Interpretation of findings
Internal validity of findings
The hurdle model is internally consistent: with the exception of population size (see below), associations of explanatory variables and prevalence in the log-log component are mirrored in the negative-binomial component.
Furthermore, the log-log component supports the hypothesis of ρ > 1. If ρ = 1, the probability of a village featuring a non-zero observed prevalence should be linearly proportional to screening coverage. However, this probability is higher than expected based on coverage alone, consistent with self-selection of cases even at low coverage.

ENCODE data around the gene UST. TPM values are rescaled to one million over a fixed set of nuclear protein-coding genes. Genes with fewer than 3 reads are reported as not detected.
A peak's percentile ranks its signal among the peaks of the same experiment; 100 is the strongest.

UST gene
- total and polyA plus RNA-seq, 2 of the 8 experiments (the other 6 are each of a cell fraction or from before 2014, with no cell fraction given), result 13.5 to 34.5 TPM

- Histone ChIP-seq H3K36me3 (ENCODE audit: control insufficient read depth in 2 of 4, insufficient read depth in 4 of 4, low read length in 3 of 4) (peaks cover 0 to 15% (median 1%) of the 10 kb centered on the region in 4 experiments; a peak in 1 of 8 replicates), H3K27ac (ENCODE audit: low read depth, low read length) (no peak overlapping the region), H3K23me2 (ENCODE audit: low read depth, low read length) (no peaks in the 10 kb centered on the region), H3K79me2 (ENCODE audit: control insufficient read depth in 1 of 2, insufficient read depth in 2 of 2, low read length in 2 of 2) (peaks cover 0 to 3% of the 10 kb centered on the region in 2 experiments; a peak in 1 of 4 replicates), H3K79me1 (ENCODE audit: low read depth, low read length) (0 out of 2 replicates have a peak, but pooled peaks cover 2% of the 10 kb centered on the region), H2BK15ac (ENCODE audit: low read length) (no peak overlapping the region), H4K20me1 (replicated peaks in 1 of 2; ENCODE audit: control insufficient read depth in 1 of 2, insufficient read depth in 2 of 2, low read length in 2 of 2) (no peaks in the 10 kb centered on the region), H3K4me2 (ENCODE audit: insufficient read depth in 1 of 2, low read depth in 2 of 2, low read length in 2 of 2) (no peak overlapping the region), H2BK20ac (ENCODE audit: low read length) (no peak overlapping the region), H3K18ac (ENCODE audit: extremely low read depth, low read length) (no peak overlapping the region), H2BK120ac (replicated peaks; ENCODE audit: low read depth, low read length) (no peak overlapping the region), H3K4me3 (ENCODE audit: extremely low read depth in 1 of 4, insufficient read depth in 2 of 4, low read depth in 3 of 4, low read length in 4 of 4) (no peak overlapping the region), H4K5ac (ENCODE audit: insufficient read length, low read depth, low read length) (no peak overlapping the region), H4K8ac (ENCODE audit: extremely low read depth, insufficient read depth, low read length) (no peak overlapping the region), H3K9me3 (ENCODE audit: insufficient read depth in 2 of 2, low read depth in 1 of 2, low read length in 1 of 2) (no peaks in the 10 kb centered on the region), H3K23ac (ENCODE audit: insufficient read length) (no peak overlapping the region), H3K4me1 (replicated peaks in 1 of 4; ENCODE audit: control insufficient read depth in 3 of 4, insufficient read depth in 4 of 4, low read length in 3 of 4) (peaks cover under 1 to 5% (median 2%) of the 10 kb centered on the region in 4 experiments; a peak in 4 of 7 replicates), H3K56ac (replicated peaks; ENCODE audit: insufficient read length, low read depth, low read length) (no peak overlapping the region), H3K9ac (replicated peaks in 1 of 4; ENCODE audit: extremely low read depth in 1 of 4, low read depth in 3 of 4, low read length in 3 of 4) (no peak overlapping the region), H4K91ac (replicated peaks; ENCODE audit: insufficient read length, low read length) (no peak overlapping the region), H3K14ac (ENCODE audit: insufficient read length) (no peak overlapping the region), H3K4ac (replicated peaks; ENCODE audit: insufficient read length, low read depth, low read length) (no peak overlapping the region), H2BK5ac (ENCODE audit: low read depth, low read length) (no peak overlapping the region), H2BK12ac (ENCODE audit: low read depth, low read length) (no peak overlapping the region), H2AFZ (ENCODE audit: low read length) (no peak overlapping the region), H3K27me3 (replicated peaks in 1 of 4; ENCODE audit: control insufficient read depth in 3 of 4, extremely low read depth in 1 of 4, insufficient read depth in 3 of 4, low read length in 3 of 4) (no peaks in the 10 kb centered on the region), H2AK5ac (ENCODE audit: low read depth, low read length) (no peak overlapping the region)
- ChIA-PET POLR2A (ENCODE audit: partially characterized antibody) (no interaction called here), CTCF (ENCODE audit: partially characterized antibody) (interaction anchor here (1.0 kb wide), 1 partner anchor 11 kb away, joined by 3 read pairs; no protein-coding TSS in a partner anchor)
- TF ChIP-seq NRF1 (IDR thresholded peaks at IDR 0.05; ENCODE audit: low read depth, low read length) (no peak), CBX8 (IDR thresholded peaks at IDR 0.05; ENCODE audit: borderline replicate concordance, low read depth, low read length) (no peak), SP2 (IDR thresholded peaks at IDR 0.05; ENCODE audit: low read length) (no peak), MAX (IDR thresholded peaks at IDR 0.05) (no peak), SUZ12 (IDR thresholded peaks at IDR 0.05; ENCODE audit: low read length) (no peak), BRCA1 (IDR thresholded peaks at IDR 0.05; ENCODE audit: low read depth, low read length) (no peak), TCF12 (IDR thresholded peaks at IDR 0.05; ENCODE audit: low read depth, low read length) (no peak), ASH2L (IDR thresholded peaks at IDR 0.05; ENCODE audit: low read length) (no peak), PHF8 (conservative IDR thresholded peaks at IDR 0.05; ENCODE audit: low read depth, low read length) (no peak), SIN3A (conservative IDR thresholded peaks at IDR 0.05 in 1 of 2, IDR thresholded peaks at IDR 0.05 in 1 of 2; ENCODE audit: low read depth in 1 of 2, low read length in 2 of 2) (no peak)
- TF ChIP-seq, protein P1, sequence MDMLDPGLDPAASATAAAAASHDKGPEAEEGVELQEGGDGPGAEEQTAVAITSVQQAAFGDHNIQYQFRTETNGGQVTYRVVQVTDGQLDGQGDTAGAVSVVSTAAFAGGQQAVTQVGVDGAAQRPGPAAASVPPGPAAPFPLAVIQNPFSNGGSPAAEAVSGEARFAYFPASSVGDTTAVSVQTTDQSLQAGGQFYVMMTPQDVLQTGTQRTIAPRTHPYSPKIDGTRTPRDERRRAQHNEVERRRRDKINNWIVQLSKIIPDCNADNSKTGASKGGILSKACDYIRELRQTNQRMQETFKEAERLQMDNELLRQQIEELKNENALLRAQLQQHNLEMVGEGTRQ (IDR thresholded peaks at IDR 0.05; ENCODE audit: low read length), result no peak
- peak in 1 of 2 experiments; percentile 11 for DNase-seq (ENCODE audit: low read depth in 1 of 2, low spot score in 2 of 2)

While increasing village population size was associated with a higher probability of non-zero prevalence, prevalence among non-zero screenings appeared to decrease with higher population. This apparently inconsistent finding may be explained as follows: (i) in fact, the probability of non-zero prevalence increases less than proportionately with increasing population size, meaning that, on a per capita basis, it is lower in large villages than small ones; (ii) in smaller communities, there may be a greater risk of chance extinction of transmission, and thus a greater frequency of zero prevalence, all else being equal; (iii) if cases are present in a small village, their very small number, not divisible below discrete units, affects the prevalence calculation (e.g. if two villages A and B both have one prevalent case, but A’s population is 100 and B’s 1000, the prevalence will be ten times higher in A); (iv) larger communities are usually administrative and economic centres, and attract infected migrants from rural areas; (v) village population size may not reflect the actual denominator at risk: it is likely that only a fraction of the population has a livelihood-dependent exposure to tsetse [21, 22], and that this fraction may be smaller in larger, less rural communities where many people are engaged in trade or services: in other words, when considering the true population at risk, denominators might be more comparable across differently sized villages than it appears.